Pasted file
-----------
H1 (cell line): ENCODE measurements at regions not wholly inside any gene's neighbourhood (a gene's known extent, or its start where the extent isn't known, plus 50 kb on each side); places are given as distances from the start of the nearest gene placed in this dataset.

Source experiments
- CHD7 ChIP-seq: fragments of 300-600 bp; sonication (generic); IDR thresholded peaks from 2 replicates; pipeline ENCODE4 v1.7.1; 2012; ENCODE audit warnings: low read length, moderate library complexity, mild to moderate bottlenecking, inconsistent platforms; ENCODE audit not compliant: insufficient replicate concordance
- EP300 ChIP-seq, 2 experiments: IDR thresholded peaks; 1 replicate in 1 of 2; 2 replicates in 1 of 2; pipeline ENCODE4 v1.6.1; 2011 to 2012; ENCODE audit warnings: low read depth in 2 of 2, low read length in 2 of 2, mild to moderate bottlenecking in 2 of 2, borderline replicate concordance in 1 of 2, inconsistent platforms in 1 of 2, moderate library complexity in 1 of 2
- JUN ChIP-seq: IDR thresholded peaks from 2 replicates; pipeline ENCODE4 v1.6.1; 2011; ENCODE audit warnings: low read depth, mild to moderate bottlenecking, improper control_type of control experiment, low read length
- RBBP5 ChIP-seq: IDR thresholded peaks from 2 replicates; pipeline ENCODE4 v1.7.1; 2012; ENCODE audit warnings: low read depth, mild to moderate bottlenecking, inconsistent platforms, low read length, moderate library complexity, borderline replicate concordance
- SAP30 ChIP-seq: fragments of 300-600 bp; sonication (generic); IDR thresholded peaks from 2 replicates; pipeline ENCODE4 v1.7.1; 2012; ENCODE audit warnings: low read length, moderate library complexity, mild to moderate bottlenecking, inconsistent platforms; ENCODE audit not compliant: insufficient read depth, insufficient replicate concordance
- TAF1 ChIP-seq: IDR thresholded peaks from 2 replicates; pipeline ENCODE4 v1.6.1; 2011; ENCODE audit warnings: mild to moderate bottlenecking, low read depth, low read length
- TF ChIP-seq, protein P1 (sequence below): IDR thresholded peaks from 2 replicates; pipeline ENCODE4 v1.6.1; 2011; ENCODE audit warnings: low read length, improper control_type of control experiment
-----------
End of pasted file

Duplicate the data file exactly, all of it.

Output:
H1 (cell line): ENCODE measurements at regions not wholly inside any gene's neighbourhood (a gene's known extent, or its start where the extent isn't known, plus 50 kb on each side); places are given as distances from the start of the nearest gene placed in this dataset.

Source experiments
- CHD7 ChIP-seq: fragments of 300-600 bp; sonication (generic); IDR thresholded peaks from 2 replicates; pipeline ENCODE4 v1.7.1; 2012; ENCODE audit warnings: low read length, moderate library complexity, mild to moderate bottlenecking, inconsistent platforms; ENCODE audit not compliant: insufficient replicate concordance
- EP300 ChIP-seq, 2 experiments: IDR thresholded peaks; 1 replicate in 1 of 2; 2 replicates in 1 of 2; pipeline ENCODE4 v1.6.1; 2011 to 2012; ENCODE audit warnings: low read depth in 2 of 2, low read length in 2 of 2, mild to moderate bottlenecking in 2 of 2, borderline replicate concordance in 1 of 2, inconsistent platforms in 1 of 2, moderate library complexity in 1 of 2
- JUN ChIP-seq: IDR thresholded peaks from 2 replicates; pipeline ENCODE4 v1.6.1; 2011; ENCODE audit warnings: low read depth, mild to moderate bottlenecking, improper control_type of control experiment, low read length
- RBBP5 ChIP-seq: IDR thresholded peaks from 2 replicates; pipeline ENCODE4 v1.7.1; 2012; ENCODE audit warnings: low read depth, mild to moderate bottlenecking, inconsistent platforms, low read length, moderate library complexity, borderline replicate concordance
- SAP30 ChIP-seq: fragments of 300-600 bp; sonication (generic); IDR thresholded peaks from 2 replicates; pipeline ENCODE4 v1.7.1; 2012; ENCODE audit warnings: low read length, moderate library complexity, mild to moderate bottlenecking, inconsistent platforms; ENCODE audit not compliant: insufficient read depth, insufficient replicate concordance
- TAF1 ChIP-seq: IDR thresholded peaks from 2 replicates; pipeline ENCODE4 v1.6.1; 2011; ENCODE audit warnings: mild to moderate bottlenecking, low read depth, low read length
- TF ChIP-seq, protein P1 (sequence below): IDR thresholded peaks from 2 replicates; pipeline ENCODE4 v1.6.1; 2011; ENCODE audit warnings: low read length, improper control_type of control experiment